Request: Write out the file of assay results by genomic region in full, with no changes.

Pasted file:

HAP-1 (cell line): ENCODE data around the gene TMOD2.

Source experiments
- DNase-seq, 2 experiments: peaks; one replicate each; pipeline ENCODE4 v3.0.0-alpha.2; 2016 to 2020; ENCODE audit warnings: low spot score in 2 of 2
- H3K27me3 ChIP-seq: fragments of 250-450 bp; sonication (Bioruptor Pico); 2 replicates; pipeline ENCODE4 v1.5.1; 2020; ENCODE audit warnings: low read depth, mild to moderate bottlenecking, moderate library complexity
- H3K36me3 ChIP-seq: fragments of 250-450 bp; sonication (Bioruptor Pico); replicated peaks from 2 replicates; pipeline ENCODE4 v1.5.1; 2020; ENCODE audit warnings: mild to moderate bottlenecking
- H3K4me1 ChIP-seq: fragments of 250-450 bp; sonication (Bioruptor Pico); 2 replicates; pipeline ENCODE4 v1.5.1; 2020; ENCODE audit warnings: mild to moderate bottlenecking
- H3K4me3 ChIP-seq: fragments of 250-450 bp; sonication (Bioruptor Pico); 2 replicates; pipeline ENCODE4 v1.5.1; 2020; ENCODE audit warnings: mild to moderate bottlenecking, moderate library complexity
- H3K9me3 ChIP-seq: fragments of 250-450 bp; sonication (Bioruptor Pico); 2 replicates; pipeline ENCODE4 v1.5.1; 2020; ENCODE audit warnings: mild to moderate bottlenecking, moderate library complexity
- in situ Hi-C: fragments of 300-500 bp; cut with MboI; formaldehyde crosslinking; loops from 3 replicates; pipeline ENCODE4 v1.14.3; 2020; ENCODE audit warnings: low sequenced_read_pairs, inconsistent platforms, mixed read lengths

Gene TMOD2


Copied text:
HAP-1 (cell line): ENCODE data around the gene TMOD2.

Source experiments
- DNase-seq, 2 experiments: peaks; one replicate each; pipeline ENCODE4 v3.0.0-alpha.2; 2016 to 2020; ENCODE audit warnings: low spot score in 2 of 2
- H3K27me3 ChIP-seq: fragments of 250-450 bp; sonication (Bioruptor Pico); 2 replicates; pipeline ENCODE4 v1.5.1; 2020; ENCODE audit warnings: low read depth, mild to moderate bottlenecking, moderate library complexity
- H3K36me3 ChIP-seq: fragments of 250-450 bp; sonication (Bioruptor Pico); replicated peaks from 2 replicates; pipeline ENCODE4 v1.5.1; 2020; ENCODE audit warnings: mild to moderate bottlenecking
- H3K4me1 ChIP-seq: fragments of 250-450 bp; sonication (Bioruptor Pico); 2 replicates; pipeline ENCODE4 v1.5.1; 2020; ENCODE audit warnings: mild to moderate bottlenecking
- H3K4me3 ChIP-seq: fragments of 250-450 bp; sonication (Bioruptor Pico); 2 replicates; pipeline ENCODE4 v1.5.1; 2020; ENCODE audit warnings: mild to moderate bottlenecking, moderate library complexity
- H3K9me3 ChIP-seq: fragments of 250-450 bp; sonication (Bioruptor Pico); 2 replicates; pipeline ENCODE4 v1.5.1; 2020; ENCODE audit warnings: mild to moderate bottlenecking, moderate library complexity
- in situ Hi-C: fragments of 300-500 bp; cut with MboI; formaldehyde crosslinking; loops from 3 replicates; pipeline ENCODE4 v1.14.3; 2020; ENCODE audit warnings: low sequenced_read_pairs, inconsistent platforms, mixed read lengths

Gene TMOD2